UK consumers have carried on spending despite their "Brexit fatigue," Tesco said today, as a forecast-beating rise in profits confirmed a turnaround at Britain's biggest retailer. 

Celebrating its 100th year, Tesco is deep into a recovery plan under chief executive Dave Lewis after a 2014 accounting scandal capped a dramatic downturn in its fortunes. 

"After four years we have met or are about to meet the vast majority of our turnaround goals," the former Unilever executive said. "I'm very confident that we will finish the job this year." 

The 2018-19 results reflected revamped relationships with suppliers, lower prices versus major competitors, simplified and better quality product ranges and improved store standards.

Dave Lewis said customers had responded well to the company's "Exclusively at Tesco" brands, with 84% of them trying the products.

The improvements have helped Tesco steer a steady course through a period of industry turmoil, as the UK prepares to leave the European Union and as Tesco's two biggest competitors try to merge to become the new industry number one.

Lewis said almost every assumption made when he set recovery targets had been up-ended by events such as Brexit, which has caused the pound to fall and a deepening political crisis.

Customers were suffering "Brexit fatigue", Lewis said, but were not changing their shopping habits or stockpiling.

"We've not seen any softening (in consumer confidence)," he told reporters. "We've not seen any discernable change in buying behaviour through the fourth quarter or indeed into the early part of this year."

While Brexit was not impacting customers, the effects were being seen on Tesco's balance sheet as steps to secure supplies hit working capital.

"We have been proactive where we can in taking some provision if there were to be a difficulty; that impacts on the timing of the working capital in the business," Lewis said.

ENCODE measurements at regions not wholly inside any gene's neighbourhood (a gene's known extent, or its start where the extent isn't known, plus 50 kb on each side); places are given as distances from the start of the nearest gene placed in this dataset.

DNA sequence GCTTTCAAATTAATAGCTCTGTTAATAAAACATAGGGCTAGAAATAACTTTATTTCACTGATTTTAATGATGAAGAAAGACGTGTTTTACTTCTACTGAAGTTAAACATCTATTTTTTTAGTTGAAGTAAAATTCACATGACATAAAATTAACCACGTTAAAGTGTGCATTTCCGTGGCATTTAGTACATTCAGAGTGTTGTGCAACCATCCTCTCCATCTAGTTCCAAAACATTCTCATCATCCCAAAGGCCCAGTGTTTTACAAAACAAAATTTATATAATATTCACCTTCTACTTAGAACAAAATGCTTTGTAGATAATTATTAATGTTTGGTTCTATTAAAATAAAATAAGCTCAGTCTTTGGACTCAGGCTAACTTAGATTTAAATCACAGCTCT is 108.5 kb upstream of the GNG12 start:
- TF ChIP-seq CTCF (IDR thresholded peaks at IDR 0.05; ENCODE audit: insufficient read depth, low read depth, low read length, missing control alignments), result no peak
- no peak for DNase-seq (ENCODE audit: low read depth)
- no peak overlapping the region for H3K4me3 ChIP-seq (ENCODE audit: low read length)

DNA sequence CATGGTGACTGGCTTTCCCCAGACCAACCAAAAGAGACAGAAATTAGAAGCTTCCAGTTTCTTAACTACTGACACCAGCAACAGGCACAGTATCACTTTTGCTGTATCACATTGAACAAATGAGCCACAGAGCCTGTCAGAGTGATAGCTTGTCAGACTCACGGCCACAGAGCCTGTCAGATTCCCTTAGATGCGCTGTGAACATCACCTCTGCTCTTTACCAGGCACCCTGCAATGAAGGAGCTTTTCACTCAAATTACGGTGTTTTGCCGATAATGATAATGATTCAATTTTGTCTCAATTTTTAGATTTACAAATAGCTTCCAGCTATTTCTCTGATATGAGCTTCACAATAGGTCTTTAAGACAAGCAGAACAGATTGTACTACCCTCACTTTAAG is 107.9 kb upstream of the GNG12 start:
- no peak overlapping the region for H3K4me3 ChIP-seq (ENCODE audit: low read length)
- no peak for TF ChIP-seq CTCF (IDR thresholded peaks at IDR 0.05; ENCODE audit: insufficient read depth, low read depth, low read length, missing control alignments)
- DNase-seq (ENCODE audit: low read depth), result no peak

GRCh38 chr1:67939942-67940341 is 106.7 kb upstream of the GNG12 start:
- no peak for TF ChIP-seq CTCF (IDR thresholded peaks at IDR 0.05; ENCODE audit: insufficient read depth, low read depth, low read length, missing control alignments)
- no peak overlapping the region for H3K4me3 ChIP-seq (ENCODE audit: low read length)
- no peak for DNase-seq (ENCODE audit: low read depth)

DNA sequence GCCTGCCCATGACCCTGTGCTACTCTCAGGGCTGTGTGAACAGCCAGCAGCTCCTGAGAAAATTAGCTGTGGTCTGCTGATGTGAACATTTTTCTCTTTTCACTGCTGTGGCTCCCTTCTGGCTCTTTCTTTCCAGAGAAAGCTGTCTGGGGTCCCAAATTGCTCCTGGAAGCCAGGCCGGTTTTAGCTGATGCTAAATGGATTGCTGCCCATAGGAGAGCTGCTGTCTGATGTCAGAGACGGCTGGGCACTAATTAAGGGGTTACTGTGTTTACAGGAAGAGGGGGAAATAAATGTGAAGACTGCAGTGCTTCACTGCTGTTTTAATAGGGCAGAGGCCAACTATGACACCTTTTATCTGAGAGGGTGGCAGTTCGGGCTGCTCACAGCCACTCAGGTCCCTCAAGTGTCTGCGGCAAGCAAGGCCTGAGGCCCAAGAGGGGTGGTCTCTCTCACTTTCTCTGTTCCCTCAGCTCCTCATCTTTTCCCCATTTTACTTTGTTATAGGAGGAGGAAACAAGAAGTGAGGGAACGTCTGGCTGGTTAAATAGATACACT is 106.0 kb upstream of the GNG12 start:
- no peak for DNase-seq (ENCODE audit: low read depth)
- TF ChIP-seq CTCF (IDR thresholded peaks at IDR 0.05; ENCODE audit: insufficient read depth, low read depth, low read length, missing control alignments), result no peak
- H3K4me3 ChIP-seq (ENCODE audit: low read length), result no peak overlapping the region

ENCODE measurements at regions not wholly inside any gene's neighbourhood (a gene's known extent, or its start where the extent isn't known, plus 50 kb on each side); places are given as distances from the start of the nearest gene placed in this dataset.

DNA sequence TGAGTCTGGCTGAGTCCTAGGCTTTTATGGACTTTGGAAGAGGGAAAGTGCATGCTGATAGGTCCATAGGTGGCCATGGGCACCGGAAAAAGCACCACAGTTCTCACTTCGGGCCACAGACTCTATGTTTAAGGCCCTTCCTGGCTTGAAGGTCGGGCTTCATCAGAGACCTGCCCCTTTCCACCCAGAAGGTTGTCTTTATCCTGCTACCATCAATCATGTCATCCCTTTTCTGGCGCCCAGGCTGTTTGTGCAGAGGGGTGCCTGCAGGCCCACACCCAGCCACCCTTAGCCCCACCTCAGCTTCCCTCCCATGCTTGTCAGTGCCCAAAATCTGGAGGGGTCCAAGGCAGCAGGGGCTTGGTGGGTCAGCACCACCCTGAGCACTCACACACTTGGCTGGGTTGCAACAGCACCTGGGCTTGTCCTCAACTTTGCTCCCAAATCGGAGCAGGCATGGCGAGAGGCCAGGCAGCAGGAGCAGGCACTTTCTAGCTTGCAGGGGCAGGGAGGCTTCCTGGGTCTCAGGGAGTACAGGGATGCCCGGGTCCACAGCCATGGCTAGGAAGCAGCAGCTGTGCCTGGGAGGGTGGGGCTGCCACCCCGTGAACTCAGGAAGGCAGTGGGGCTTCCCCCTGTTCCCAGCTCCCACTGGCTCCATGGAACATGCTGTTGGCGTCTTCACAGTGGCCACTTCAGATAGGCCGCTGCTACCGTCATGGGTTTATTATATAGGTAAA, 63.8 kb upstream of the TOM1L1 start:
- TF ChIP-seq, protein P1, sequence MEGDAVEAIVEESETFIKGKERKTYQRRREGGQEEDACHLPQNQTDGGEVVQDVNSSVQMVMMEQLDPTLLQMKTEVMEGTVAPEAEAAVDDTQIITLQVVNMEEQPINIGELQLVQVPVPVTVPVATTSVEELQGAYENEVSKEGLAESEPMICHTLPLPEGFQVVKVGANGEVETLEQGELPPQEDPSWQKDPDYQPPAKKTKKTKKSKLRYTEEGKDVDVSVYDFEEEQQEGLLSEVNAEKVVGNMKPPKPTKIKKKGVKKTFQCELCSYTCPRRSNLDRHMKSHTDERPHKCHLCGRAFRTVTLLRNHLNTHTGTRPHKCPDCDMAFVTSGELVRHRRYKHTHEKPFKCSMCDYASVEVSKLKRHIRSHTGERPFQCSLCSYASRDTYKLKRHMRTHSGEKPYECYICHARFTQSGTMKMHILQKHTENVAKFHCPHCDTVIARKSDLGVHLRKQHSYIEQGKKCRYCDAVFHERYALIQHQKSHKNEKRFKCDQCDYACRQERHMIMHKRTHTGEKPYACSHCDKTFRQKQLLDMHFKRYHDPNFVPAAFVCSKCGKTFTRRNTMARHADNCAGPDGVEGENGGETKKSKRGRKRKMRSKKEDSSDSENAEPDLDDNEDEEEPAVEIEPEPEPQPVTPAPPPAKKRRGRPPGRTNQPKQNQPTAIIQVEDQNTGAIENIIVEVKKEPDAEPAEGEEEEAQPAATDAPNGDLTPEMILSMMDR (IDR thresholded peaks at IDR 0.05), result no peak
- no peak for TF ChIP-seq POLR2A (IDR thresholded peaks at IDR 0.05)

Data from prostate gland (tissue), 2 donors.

"It's dry, non-perishable items where it's possible for our ourselves or our suppliers to hold stock," he added. 

Aside from working capital, Tesco beat market forecasts for profit, and was firmly on track to meet its margin goals. 

Operating profit jumped 34% to £2.21 billion for the year ended February 23, while the company declared a dividend of 5.77 pence per share, up 92%.

The company also reported a 28.8% rise in annual pre-tax profits to £1.67 billion. 

Like-for-like sales increased by 2.9% over the 52 weeks to February 23.

Tesco said its Irish like-for-like sales grew by 1.3%, adding that in a competitive market, it continued to make good progress during the year, growing volumes across all food categories.  

Group sales rose 11.5% to £56.9 billion and Tesco recorded its 13th quarter of like-for-like sales growth in its main UK market with a 1.7% rise in the final quarter. 

The operating profit margin was 3.79% in the second half, excluding Tesco's acquisition of wholesaler Booker, Lewis said, "comfortably within" the 3.5-4% target range set for this financial year.

As part of efforts to position Tesco to meet the challenges of a rapidly changing market, Mr Lewis forked out £3.7 billion to acquire cash-and-carry business Booker and launched Jack's, a discount chain that will supposedly rival the German discounters.

However, January also saw Tesco announce that up to 9,000 jobs are at risk across its head office and stores as part of a major cost-cutting drive.